Differentiating Nursing Research, Evidence-Based Practice and Quality Improvement

Differentiating Nursing Research, Evidence-Based Practice and Quality Improvement 

As the healthcare systems become more complex, the more the focus on patient experience expands. Nurses have taken the leading role and participated in nursing research studies, evidence-based practice projects, and quality improvement initiatives to improve patient outcomes.

Nursing research, evidence-based practice, and quality improvement all work to support the three main goals of the Magnet Recognition Program and the Magnet Model component of new knowledge, invention, and development. The three main goals of the Magnet Recognition Program include:

  • Promote quality in a setting that supports the professional practice
  • Identify excellence in the delivery of nursing services to patients
  • Disseminate best practices in nursing services

The Magnet Model, on the other hand, includes the following five components:

  • Transformational leadership
  • Structural empowerment
  • Exemplary professional practice
  • New knowledge, innovation, and improvements
  • Empirical quality outcomes

To attain the goals of the Magnet Recognition Program and the new knowledge innovation and improvement elements of the Magnet Model, nurses at al levels of the healthcare system must work as a unit. However, nursing research, evidence-based practice (EBP), and quality improvement (QI) has subtle differences; thus, they often overlap, making it difficult for nurses to identify the best option for investigating a clinical problem.

This article will explain the basic differences among nursing research, evidence-based practice, and quality improvement to make it easy for nursing students to know the differences and choose the best option when investigating a clinical problem.

Understanding Nursing Research

The main aim of conducting nursing research is to produce new knowledge or to confirm existing knowledge based on theory. Nursing research involves systematic, scientific inquiry to answer particular research questions or test hypotheses using rigorous and controlled procedures.

Even though nursing research involves investigation, exploration, and innovation, it needs a clear understanding of the philosophy of science. For nursing research findings to be valid and reliable, researchers must use the scientific method in sequential steps.

The research process starts with a compelling question(s) about a specific issue. For instance, what do you know about the phenomenon? What evidence is available or reported? What gaps are there in the knowledge base?

The investigation part of the nursing research involves a systematic, in-depth review of the literature to answer the compelling questions. The identified knowledge gaps often offer the motivation for developing a specific research question(s), a hypothesis, or a hypothesis. A decision can then be made on the primary theory that will lead the Research and help select the methodology to examine the issue.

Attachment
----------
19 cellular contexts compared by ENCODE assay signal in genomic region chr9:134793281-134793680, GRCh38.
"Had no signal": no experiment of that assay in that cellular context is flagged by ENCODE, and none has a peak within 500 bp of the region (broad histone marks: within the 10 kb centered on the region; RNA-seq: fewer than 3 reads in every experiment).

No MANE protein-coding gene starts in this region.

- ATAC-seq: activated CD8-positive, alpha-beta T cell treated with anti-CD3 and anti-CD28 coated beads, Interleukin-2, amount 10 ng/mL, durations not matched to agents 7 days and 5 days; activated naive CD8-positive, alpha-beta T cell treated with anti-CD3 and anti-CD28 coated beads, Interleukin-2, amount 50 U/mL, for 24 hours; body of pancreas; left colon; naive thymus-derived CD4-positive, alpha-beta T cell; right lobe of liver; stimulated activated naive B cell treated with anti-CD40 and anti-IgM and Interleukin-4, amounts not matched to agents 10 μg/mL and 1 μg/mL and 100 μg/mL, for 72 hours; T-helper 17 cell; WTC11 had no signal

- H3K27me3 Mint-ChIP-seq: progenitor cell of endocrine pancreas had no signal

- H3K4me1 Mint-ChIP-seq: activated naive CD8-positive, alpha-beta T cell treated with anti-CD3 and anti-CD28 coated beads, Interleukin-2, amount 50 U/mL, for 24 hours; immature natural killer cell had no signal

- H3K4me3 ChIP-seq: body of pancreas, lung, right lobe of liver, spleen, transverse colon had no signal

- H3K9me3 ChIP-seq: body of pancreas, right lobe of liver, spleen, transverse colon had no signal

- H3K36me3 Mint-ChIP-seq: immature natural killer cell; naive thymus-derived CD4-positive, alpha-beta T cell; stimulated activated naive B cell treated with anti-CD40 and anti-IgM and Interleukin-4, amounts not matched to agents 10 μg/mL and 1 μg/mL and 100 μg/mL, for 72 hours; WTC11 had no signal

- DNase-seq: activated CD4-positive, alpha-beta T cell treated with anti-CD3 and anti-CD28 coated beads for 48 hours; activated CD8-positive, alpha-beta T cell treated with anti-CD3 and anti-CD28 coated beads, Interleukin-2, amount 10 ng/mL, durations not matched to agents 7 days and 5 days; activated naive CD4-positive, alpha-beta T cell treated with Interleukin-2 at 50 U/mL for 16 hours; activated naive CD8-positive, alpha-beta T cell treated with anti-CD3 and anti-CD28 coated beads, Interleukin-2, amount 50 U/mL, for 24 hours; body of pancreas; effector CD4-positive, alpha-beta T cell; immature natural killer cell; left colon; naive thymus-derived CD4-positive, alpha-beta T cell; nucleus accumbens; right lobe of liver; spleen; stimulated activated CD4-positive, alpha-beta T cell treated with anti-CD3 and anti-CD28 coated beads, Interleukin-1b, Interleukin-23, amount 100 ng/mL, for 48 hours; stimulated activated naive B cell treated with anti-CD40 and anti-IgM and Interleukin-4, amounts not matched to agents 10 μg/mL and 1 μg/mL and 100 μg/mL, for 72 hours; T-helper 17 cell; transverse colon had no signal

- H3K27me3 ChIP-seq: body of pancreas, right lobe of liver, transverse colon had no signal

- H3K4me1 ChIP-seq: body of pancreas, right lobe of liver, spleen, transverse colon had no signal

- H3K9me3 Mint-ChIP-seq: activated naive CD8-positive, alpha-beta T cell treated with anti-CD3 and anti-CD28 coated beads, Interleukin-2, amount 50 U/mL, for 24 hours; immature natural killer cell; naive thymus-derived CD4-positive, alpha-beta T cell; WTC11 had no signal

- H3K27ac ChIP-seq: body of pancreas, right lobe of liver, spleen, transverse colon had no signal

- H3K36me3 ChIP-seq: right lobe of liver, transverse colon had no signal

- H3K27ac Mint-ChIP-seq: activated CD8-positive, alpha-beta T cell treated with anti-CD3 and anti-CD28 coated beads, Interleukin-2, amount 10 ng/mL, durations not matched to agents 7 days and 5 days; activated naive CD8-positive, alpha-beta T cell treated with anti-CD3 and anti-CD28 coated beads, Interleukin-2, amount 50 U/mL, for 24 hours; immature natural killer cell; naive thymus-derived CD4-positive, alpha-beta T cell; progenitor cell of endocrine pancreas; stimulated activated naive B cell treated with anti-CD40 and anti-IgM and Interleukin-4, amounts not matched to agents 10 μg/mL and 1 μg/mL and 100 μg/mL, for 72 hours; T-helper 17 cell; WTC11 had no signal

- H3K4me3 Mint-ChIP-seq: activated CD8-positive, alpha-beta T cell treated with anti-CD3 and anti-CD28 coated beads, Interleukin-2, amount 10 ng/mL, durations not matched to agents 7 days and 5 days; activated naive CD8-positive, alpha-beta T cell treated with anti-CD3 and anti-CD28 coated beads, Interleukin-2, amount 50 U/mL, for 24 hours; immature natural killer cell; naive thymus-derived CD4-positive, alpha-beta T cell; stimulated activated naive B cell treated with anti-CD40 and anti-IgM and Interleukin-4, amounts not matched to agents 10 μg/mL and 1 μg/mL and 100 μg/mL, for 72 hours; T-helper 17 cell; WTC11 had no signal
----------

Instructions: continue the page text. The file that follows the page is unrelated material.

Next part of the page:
Nursing research has two main study methods: qualitative (verbal) and quantitative (numeric). However, mixed methods that use both qualitative and quantitative are becoming popular. Whereas the quantitative approach seeks to examine the relationships among a set of variables related to the issue under investigation, qualitative studies aim to establish an in-depth meaning of involved variables.

Ideally, quantitative studies involve scientific methods to determine suitable sample sizes, different designs to control for potential errors, especially during data collection, and extensive statistical data analysis.

In nursing research, discoveries are made as data is collected and analyzed, and results and outcomes are interpreted. The final phase in the research process is the publication of study findings with a description of how the findings contribute to the body of knowledge.

Understanding Evidence-based Practice

Whereas nursing research is about discovering and developing new knowledge or authenticating existing knowledge, writing evidence-based practice (EBP) involves translating evidence and applying it to clinical decision-making. EBP aims to use the best evidence available to make informed patient-care decisions, and as such, the best evidence comes from Research. However, EBP goes further to use the Research and involves clinical expertise, patient preferences, and values.

Moreover, the use of evidence-based practice considers that the best evidence can be that of opinion leaders and experts, although no conclusive information from Research exists. While Research involves the development of new knowledge, evidence-based practice entails innovation that is based on finding and translating the best evidence into clinical practice.

Steps in the Evidence-based Practice Process

The evidence-based practice has seven critical steps:

  • Cultivate a spirit of inquiry
  • Ask a compelling clinical question
  • Collect the most relevant and best evidence
  • Critically appraise the evidence
  • Integrate with clinical expertise, patient preferences, and values in making a practice decision or change
  • Evaluate the practice decision or change
  • Disseminate EBP results

Nurturing a spirit of inquiry means that collectively or individually, nurses should always be questioning how to enhance healthcare delivery. A compelling clinical question is often initiated through either a knowledge-focused or problem-focused. Problem-focused initiators may emerge from identifying a clinical problem or areas of risk management or quality improvement. On the other hand, knowledge-focused initiators may arise from new research or literature findings, new theories and philosophies of patient care, or new regulations.